Whatever you would write on paper, cut it in half. The web ... for quick reading. Studies show that people do not readlong blocks of text while surfing the web; reading from ... is often
Whatever you would write on paper, cut it in half. The web was designed for quick reading. Studies show that people do not read long blocks of text while surfing the web; reading from the screen is often slower than reading on paper. Therefore, be as brief and to the point as you can be, or risk losing your readers' attention.
Write for scanning. Since web surfers often skim web copy, avoid using long blocks of text. Use lots of white space, bulleted and numbered lists, and short paragraphs (1 or 2 sentence paragraphs are not out of the question).
Also, begin with a short conclusion. This way, the reader will know right away if your topic is one s/he is interested in.
Keep your copy simple. No need for elevated language on the web. Once, I read that you should pretend you're writing a TV commercial: Keep your copy short and succinct.
Write conversationally. Think of your readers as individual people rather than as a faceless "audience." Reading your piece out loud easily tests this. Or, have a friend read it to you. If it doesn't flow smoothly, it is time to rework your copy.
Use nested headings. In addition to using short paragraphs, break up your copy into two or three levels of headlines and sub heads. This way, the reader can more easily scan to a topic she is interested in.
Use emphasis and hypertext. If using long text where appropriate (say, in an in- depth article or report), it helps to break up your text into several pages connected by links.
The beauty of the web is that your interested readers will follow you to the detailed information if they want; otherwise, they can scan the general information that is nicely laid out on the first page of your article.
Remember to use bold and italics to emphasize important pieces of information. Avoid underlining, though, so your readers don't confuse underlined words with linked text.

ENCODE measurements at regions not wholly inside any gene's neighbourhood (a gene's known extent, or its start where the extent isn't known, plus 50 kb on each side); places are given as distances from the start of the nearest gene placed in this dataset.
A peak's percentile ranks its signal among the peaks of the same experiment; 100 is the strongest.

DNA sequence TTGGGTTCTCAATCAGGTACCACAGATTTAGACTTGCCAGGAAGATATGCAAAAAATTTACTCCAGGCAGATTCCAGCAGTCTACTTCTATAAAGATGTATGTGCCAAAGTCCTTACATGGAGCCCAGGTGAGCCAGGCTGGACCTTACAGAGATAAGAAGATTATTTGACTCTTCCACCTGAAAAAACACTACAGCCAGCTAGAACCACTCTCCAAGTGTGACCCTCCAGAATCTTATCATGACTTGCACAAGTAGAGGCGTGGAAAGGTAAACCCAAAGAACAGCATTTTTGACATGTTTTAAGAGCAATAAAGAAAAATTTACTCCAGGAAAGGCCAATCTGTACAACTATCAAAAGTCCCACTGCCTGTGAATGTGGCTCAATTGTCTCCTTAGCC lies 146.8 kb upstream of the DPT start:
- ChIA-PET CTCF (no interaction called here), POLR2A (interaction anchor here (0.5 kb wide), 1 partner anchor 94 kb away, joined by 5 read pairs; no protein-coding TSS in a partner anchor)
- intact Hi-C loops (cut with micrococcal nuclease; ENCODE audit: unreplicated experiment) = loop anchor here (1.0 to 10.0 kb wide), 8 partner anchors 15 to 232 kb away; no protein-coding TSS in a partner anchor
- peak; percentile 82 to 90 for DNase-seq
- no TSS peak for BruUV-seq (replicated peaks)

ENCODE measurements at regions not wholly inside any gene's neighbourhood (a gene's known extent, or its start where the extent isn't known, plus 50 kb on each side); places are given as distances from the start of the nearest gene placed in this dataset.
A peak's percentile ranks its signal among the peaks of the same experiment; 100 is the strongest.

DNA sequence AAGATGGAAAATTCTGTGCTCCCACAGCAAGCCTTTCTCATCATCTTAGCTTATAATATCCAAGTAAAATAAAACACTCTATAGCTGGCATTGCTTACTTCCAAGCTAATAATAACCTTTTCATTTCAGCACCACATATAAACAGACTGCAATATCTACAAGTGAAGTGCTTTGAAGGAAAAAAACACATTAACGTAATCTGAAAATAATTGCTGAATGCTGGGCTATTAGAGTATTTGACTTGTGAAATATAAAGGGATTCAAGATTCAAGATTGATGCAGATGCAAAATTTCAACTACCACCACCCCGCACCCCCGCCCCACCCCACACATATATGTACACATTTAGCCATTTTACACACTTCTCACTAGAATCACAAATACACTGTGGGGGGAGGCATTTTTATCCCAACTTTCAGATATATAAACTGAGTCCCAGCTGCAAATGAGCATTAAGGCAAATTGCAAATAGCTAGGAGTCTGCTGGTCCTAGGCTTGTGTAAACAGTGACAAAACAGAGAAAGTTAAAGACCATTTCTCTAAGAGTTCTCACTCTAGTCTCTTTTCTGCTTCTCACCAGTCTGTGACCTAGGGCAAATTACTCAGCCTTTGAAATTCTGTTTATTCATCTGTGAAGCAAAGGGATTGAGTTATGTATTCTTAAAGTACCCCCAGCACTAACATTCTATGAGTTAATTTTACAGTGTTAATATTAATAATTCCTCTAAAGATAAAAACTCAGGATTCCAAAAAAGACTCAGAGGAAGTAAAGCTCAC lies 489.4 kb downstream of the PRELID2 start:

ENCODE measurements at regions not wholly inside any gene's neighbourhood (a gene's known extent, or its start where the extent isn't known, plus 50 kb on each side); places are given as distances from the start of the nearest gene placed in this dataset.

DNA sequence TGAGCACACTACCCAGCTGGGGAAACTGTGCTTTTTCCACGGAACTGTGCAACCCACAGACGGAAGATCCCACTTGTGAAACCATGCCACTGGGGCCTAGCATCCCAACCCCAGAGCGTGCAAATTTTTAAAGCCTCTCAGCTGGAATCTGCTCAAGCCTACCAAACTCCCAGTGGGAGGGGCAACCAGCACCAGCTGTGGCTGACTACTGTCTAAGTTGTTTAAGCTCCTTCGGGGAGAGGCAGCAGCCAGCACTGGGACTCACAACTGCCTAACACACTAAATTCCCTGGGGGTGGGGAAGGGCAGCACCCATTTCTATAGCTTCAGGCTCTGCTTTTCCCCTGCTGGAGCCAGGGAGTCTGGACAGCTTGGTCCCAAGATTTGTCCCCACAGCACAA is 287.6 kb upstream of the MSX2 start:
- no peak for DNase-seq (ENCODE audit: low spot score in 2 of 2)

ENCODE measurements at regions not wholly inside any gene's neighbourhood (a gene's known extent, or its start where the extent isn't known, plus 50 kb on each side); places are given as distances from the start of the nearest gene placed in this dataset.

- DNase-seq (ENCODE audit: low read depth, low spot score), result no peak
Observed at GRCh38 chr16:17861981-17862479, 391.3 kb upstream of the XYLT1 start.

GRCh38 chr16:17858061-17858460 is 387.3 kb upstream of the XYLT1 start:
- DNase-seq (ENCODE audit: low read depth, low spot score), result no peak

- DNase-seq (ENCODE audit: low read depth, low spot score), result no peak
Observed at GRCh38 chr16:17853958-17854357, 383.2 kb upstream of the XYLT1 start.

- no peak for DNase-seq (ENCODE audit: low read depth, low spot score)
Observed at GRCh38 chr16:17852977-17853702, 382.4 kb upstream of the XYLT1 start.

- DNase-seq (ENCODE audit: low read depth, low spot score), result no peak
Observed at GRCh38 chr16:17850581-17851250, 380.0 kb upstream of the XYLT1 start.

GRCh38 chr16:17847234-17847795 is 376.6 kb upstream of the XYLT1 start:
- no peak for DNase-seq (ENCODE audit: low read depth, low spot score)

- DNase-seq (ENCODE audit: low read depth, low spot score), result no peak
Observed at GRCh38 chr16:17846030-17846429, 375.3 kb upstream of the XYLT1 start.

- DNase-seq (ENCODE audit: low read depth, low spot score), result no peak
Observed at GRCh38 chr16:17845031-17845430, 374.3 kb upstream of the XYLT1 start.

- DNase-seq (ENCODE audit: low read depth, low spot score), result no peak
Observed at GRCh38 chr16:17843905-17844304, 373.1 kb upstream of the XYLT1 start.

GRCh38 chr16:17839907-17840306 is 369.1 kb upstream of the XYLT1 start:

Use the inverted pyramid. Journalists have long been aware of the need to catch readers' attention immediately. Like newspaper readers, web surfers are also pressed for time and want to get the story right away.
The first paragraph should contain the most important information and tell what the rest of the site/page/story is about. That way, readers can scan the beginning to get the gist of the story.
Start with a short conclusion; gradually get into the full story and provide more details below or on another page.
Proofread. There is no better way to make your company look incompetent than to have mistakes all over your site. I've seen it over and over and over again. Proof read time and time again, and then let someone else take a look at it too. Your spell-checker is not enough! It helps to print out all the pages and edit the hard copy, since reading off the screen is tedious.
Don't be afraid to be entertaining. Fortunately, we've gotten smarter over the last several years since plopping your company brochure onto the screen went out of style. Nowadays, web surfers want to be entertained. Use humor. Use personality. Use a conversational style. The web is no place for flat, boring, unenergetic cure-for-insomnia stuff. Be enthusiastic about your product -- if you're into it, your customers will be, too! Confidence shows!
Linda Elizabeth Alexander is a business writer and marketing consultant based in Longmont, Colorado, USA. Improve your writing skills at work! Subscribe to her FREE ezine. Write to the Point at email@example.com or visit http://www.write2thepointcom.com/articles.html.